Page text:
1. [1]You might say, “but the lack of immaculate conception is a problem for any duty proposing serious changes to the political system — including libertarianism, including market anarchism, including everything.” And you’d be right. It’s a really serious problem for any form of reformist libertarianism, and a major explanation for why it often degrades into standard right-wing business regulation politics. Anarchism doesn’t eliminate the problem; but it ameliorates it, precisely to the extent that the anarchist deliberately breaks from political strategies that open up the largest opportunities for political complication, bureaucratic redirection and mission creep, or unintended consequences. But if solving the problem were easy, revolution would be easy, and it’s no surprise that it isn’t.

June 15 2017

17:00
Supercharge your Computer Vision models with the TensorFlow Object Detection API
07:07
ISP Doesn’t Have to Expose Alleged BitTorrent Pirates, Finnish Court Rules

June 14 2017

20:22
“Top ISPs” Are Discussing Fines & Browsing Hijacking For Pirates
19:37
Die „Tagesthemen“ beim Weltkongress der Homöopathen
19:30

Your Freedom Is My Freedom: The Premise Of Anarchism

Sometimes words are just words — interchangeable and discardable — but sometimes a word belies a knot in our thought, tightly wound and tensely connected. “Anarchy” is one such word.

Centuries ago the English peasantry rose up to overthrow the king and radically remake society. The vanguard of this revolution, the levellers and the diggers, sought to demolish the feudal hierarchy, to revise property and the division of land. In their revolt they were joined by opportunists who sought the overthrow of the king to assert their own power. Naturally these factions clashed. It was in this civil war that the word “anarchy” was leveraged to great effect. Those with the audacity to explicitly oppose anyone ruling over anyone were characterized as desiring “anarchy,” and when this happened the idealistic rebels were forced to backpeddle, to stumble and prevaricate on a trap built into their very language.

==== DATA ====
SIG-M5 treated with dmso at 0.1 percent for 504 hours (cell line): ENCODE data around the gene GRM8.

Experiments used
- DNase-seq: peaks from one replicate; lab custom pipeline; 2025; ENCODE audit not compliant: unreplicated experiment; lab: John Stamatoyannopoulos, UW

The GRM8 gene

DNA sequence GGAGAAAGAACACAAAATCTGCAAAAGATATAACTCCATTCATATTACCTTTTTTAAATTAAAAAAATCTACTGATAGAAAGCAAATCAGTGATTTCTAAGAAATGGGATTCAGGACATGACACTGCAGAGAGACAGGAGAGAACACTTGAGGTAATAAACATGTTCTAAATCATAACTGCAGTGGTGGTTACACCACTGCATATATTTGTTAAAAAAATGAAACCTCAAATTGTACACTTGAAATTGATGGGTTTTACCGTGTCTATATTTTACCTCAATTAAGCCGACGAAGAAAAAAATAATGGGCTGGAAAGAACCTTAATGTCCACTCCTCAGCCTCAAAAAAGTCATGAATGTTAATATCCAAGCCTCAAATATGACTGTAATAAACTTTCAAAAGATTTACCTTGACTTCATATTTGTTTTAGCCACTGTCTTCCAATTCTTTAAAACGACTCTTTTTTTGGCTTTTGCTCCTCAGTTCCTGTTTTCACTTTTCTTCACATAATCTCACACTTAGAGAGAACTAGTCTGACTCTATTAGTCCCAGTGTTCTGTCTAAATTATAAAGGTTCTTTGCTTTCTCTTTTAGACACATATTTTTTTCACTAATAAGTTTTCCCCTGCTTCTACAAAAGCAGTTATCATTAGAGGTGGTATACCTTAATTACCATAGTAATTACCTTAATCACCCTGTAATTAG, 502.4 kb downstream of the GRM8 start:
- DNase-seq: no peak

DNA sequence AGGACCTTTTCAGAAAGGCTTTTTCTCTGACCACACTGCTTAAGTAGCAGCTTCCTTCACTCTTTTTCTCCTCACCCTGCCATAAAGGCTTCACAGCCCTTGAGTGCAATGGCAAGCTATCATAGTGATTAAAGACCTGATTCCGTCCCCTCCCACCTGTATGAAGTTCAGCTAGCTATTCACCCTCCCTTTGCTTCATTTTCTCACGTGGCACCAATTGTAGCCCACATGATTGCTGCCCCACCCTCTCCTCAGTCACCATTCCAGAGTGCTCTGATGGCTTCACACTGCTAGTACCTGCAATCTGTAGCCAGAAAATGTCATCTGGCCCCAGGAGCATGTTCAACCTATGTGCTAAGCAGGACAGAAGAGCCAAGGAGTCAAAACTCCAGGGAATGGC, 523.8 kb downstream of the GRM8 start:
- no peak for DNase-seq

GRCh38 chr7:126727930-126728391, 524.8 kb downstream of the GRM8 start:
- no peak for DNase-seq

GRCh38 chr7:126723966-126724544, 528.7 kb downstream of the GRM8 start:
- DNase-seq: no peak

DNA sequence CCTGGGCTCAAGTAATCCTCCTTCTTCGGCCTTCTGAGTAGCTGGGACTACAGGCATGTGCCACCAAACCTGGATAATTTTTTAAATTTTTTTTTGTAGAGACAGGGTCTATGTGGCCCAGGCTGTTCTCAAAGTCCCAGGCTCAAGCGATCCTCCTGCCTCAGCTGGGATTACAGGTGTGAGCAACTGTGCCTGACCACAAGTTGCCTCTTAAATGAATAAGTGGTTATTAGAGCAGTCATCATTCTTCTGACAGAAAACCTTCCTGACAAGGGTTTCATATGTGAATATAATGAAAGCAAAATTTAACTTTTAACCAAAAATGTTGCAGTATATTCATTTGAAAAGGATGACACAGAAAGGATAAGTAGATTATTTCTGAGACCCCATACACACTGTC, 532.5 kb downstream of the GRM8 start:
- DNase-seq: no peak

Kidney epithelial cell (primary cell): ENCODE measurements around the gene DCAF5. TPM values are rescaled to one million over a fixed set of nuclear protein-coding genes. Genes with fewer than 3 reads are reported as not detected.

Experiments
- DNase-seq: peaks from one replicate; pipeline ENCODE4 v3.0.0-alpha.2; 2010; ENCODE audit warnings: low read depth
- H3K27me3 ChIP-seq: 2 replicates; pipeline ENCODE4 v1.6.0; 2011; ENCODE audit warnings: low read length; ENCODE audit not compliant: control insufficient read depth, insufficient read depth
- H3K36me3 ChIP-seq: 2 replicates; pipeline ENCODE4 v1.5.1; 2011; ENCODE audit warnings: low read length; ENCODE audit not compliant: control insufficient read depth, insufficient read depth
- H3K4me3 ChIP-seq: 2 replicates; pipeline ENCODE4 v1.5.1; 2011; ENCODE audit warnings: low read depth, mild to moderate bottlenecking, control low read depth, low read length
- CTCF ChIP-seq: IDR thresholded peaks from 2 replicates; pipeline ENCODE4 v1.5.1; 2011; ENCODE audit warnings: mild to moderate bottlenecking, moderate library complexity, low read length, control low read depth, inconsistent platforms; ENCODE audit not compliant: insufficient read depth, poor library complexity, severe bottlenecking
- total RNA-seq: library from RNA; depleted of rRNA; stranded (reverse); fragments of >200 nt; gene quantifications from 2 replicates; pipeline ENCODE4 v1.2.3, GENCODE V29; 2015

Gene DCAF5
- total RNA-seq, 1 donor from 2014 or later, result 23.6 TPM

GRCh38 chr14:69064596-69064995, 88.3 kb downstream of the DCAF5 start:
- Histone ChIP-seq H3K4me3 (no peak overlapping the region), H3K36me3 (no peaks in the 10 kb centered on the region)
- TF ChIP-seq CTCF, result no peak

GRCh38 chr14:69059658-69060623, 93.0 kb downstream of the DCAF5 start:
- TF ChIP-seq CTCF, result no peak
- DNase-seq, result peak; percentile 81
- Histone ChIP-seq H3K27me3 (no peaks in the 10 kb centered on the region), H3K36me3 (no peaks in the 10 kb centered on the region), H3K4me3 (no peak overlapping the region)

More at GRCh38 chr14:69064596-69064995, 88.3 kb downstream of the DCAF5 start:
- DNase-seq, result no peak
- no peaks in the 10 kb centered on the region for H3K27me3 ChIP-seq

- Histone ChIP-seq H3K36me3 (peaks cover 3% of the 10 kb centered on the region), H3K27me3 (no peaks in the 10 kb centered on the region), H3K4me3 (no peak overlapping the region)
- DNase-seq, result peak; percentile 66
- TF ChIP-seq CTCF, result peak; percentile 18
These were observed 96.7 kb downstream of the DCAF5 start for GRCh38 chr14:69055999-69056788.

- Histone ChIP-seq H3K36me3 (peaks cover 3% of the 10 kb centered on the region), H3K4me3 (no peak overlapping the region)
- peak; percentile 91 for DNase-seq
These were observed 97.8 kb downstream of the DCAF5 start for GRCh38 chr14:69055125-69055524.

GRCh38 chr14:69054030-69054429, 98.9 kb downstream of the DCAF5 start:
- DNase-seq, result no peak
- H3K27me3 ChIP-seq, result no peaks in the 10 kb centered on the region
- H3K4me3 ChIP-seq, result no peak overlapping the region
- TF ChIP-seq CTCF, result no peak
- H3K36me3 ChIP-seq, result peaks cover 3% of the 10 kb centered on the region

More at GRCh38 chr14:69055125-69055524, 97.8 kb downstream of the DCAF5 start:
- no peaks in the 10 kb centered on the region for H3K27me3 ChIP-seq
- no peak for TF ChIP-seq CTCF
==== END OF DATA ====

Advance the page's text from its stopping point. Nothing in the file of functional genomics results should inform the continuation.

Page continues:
The word “anarchy” originates in the Greek word “an-archia” (“without rulership”). Over the last couple millennia it has grown two simultaneous associations: 1) the absence of domination and constraint and 2) a war of competing would-be-rulers. The latter redefinition inspired by the constant conflict between princes and small lords that had gripped Europe during the middle ages in the absence of a single ruler. While the first definition is clearly the better fit to the word’s etymology the latter signified something more properly akin to “spas-archy” or *fractured* domination than the absence of domination. But in practice these two definitions grew to be lumped together as the same thing, functionally serving as an orwellianism. Like a more condensed version of the phrase “freedom is slavery” the invocation of “anarchy” thus served to write out of our language the ability to speak of a world that wasn’t characterized by domination. To desire the end of domination was thus transmuted into merely desiring a different, more decentralized, configuration of domination.

This perspective mirrors that of our rulers and would-be-rulers who cannot conceive of anything besides rule-or-be-ruled. It’s the fascistic or authoritarian perspective in which there exists nothing besides the game of power. If rulership is all there is — if it is inescapable — then the “without rulership” of “an-archy” signifies a senseless and incoherent concept, and the word should, in the authoritarian mind, be reassigned to more productively characterize a less centralized set of power relations.

This reframing of anarchy in terms of centralization rather than domination is an obvious trick because decentralized expressions of rulership or interpersonal domination can clearly be quite severe. Parental abuse of children, partner abuse, sexual violence, community ostracization, and many other informal power dynamics of social capital are often far more visceral and constraining in many people’s actual lives than war, taxes, and police repression. Exploitation at the hand of the thief or bandit, the mugger or rapist, the brigand and minor warlord, is hardly any different than at the hand of a cop or bureaucrat.